You are on page 1of 6

Treasure Hunt for Poetry

Directions:
Sit w ith a p artn er and treasu re hunt fo r po etic lines
or w ords in these picture and non-fiction books. Write
them down on this sheet. Next, choose on e line from
your selection, w rite an d illu strate it on a boo km ark- b e
sure to in clu de the title and author of the boo k.

My Poetic Lines:

1.

2.

3.

4.

5.

6.

Write the line on this bookmark and illustrate it as you see fit. Then, cut the bookmark out place it
in your poetry folder.
Cracking-Open Words
An important part of writing poetry is being able to “crack open” overused and
abstract words and sentences, such as: “It was a nice day” or “She was very
nice” and find the proper image inside. In this center, you can experiment with
an important part of revision- cracking-open words, phrases, and sentences to
find more accurate and vivid images inside.

Directions:
None of th e sentences below give us a pictu re in
ourminds using wo rds. Next to each sentence describe
and w rite wh at you see in your ow n min d. Clo se your
eyes an d see w hat im ages ap pear in your mind. Th en,
rep aint th e sentences usin g yo ur own im ages an d words.
Examp le: It w as a n ice day. = The bright sun, ap pearin g
from b ehin d Mt. Skye, cut diamonds across the blue lake.

1. It was a nice day.


______________________________________________________________________
______________________________________________________________________
______________________________________________________________________

2. We had a lot of fun.


______________________________________________________________________
______________________________________________________________________
______________________________________________________________________

3. The flowers were beautiful and colorful.


______________________________________________________________________
______________________________________________________________________
______________________________________________________________________

4. She was a good person.


______________________________________________________________________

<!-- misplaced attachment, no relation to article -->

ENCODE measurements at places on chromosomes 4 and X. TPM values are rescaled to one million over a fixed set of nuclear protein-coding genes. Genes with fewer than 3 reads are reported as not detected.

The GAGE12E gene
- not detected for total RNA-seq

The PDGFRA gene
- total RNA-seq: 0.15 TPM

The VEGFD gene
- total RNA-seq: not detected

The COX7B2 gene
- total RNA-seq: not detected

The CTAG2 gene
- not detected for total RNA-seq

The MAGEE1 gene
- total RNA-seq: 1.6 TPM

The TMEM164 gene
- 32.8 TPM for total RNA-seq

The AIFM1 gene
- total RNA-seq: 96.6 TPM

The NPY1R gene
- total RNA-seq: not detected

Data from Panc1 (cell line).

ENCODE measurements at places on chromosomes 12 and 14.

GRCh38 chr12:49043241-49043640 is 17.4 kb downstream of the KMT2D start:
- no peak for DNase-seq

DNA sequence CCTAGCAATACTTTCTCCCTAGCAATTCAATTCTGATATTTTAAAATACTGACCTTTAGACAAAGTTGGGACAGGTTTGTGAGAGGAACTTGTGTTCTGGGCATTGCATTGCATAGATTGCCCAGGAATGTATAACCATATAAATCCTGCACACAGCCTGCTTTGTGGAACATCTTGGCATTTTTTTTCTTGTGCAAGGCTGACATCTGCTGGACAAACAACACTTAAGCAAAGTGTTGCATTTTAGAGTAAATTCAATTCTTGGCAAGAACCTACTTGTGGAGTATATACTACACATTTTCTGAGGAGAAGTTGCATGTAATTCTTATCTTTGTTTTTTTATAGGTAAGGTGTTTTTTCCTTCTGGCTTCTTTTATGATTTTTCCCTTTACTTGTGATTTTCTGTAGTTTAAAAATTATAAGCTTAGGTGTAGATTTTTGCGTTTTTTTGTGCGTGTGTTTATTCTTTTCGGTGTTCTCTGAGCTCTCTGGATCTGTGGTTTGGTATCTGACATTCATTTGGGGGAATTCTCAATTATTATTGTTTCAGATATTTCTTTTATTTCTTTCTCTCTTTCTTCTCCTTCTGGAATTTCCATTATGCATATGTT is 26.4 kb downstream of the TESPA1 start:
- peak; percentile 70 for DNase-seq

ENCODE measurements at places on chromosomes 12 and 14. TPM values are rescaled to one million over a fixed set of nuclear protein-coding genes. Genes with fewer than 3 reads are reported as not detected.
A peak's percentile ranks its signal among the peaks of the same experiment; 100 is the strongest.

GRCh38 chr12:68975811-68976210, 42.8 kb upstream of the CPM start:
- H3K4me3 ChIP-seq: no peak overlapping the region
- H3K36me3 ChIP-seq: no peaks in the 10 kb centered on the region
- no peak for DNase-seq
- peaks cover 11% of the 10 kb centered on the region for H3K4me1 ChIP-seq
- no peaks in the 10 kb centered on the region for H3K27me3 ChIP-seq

______________________________________________________________________
______________________________________________________________________

5. The cat was cute.


______________________________________________________________________
______________________________________________________________________
______________________________________________________________________
The Music of Words
Words have different personalities and qualities according to their sounds.
Poets write by considering the meaning and sounds of their words.

Directions:
Think about the soun ds of w ords. Fin d at least five
words th at sound smooth, bu mpy, an d sharp (five in each
column !). Fo r examp le, a wo rd th at soun ds smooth is
ice; a bumpy w ord is hippopo tamus becau se it has many
small syllables th at m ake you r mou th mo ve; an d a sh arp
word is kite becau se th e consonants are sh arp.

SMOOTH BUMPY SHARP


Listening Center

Directions:
Listen to a few of the poems on the C D f rom Poetry
Speaks to Children. You may read along with th e boo k.
As you listen, jot down th e p oems you en joy listening to.
Then choo se a favorite line, image, or poem and wh en you
are fin ish ed listening to the p oems, u se a piece of blank
paper to illustrate th e im ages you saw in your mind. B e
sure to label the illustration with the title and author
of the po em.

My Favorite poems:

1.

2.

3.

4.
Illustration Center

Directions:
Choose a po em f rom the in cluded p acket. ( If you
did the Listening Cen ter activity, you must choose a
different po em f or this activity.) Does the poem create a
pictu re or pictu res in your mind? Illu strate the im age
you see o r, if you see several im ages divide the po em up
and create a p icture book. Either you can create you r
own pictu re book or you m ay illu strate a sin gle p age fo r
one po em.

When you illu strate the po em, please leave room to


inclu de the actual po em. You may type up the poem and
shrink it down o r you may han dwrite it on the sh eet.
Revision Center

Directions:
Read the poem below. I’ ve added and ch anged endings
on wo rds, chan ged th e line-b reaks, and m ade it look an d
sound like a p aragraph in a story. Revise th e po em as if
it w ere you r own - cut out extra wo rds or en dings and
rearrange the line-b reaks. Make two revised versio ns.
When you are done, see Miss Mulhern w hen you are done
to read the origin al.

Poem:

I was standing at my window and all day I saw across the way, on

someone’s windowsill, a geranium which looked like it was glowing

red bright- it looked like a tiny traffic light faraway.